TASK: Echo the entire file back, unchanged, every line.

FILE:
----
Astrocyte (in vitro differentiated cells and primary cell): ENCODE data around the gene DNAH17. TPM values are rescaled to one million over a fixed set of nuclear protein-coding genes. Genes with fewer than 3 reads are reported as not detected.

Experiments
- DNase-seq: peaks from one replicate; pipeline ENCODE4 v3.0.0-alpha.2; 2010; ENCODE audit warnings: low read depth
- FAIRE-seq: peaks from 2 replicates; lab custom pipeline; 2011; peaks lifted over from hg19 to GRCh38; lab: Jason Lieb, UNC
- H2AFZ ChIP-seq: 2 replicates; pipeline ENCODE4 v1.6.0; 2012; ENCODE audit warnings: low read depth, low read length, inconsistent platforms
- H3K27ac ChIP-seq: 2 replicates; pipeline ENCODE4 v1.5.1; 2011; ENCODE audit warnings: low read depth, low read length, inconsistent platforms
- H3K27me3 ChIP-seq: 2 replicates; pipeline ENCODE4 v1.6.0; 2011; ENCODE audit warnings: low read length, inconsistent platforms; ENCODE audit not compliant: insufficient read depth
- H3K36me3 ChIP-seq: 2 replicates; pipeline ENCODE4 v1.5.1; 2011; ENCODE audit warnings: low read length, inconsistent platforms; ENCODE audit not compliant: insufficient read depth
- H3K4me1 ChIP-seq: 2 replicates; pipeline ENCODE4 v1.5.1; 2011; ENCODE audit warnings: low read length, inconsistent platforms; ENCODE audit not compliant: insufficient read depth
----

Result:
Astrocyte (in vitro differentiated cells and primary cell): ENCODE data around the gene DNAH17. TPM values are rescaled to one million over a fixed set of nuclear protein-coding genes. Genes with fewer than 3 reads are reported as not detected.

Experiments
- DNase-seq: peaks from one replicate; pipeline ENCODE4 v3.0.0-alpha.2; 2010; ENCODE audit warnings: low read depth
- FAIRE-seq: peaks from 2 replicates; lab custom pipeline; 2011; peaks lifted over from hg19 to GRCh38; lab: Jason Lieb, UNC
- H2AFZ ChIP-seq: 2 replicates; pipeline ENCODE4 v1.6.0; 2012; ENCODE audit warnings: low read depth, low read length, inconsistent platforms
- H3K27ac ChIP-seq: 2 replicates; pipeline ENCODE4 v1.5.1; 2011; ENCODE audit warnings: low read depth, low read length, inconsistent platforms
- H3K27me3 ChIP-seq: 2 replicates; pipeline ENCODE4 v1.6.0; 2011; ENCODE audit warnings: low read length, inconsistent platforms; ENCODE audit not compliant: insufficient read depth
- H3K36me3 ChIP-seq: 2 replicates; pipeline ENCODE4 v1.5.1; 2011; ENCODE audit warnings: low read length, inconsistent platforms; ENCODE audit not compliant: insufficient read depth
- H3K4me1 ChIP-seq: 2 replicates; pipeline ENCODE4 v1.5.1; 2011; ENCODE audit warnings: low read length, inconsistent platforms; ENCODE audit not compliant: insufficient read depth